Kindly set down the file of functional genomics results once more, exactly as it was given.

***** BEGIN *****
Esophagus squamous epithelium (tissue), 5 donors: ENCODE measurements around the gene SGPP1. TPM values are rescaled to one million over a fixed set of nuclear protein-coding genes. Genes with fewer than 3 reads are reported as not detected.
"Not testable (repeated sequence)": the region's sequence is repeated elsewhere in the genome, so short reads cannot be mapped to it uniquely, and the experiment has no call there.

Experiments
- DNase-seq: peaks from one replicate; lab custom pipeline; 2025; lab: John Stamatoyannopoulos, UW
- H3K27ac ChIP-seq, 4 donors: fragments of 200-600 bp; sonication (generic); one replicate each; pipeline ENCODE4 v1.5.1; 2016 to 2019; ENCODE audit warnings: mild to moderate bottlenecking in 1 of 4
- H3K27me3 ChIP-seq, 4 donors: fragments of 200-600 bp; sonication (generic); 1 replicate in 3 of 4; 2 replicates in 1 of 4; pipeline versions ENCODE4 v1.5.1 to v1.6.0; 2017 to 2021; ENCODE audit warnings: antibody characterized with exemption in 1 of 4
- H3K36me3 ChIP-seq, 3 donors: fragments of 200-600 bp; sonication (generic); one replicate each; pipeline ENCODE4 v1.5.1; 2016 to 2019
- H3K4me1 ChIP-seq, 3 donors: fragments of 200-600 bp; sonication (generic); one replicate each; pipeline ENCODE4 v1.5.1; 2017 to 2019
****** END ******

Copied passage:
Esophagus squamous epithelium (tissue), 5 donors: ENCODE measurements around the gene SGPP1. TPM values are rescaled to one million over a fixed set of nuclear protein-coding genes. Genes with fewer than 3 reads are reported as not detected.
"Not testable (repeated sequence)": the region's sequence is repeated elsewhere in the genome, so short reads cannot be mapped to it uniquely, and the experiment has no call there.

Experiments
- DNase-seq: peaks from one replicate; lab custom pipeline; 2025; lab: John Stamatoyannopoulos, UW
- H3K27ac ChIP-seq, 4 donors: fragments of 200-600 bp; sonication (generic); one replicate each; pipeline ENCODE4 v1.5.1; 2016 to 2019; ENCODE audit warnings: mild to moderate bottlenecking in 1 of 4
- H3K27me3 ChIP-seq, 4 donors: fragments of 200-600 bp; sonication (generic); 1 replicate in 3 of 4; 2 replicates in 1 of 4; pipeline versions ENCODE4 v1.5.1 to v1.6.0; 2017 to 2021; ENCODE audit warnings: antibody characterized with exemption in 1 of 4
- H3K36me3 ChIP-seq, 3 donors: fragments of 200-600 bp; sonication (generic); one replicate each; pipeline ENCODE4 v1.5.1; 2016 to 2019
- H3K4me1 ChIP-seq, 3 donors: fragments of 200-600 bp; sonication (generic); one replicate each; pipeline ENCODE4 v1.5.1; 2017 to 2019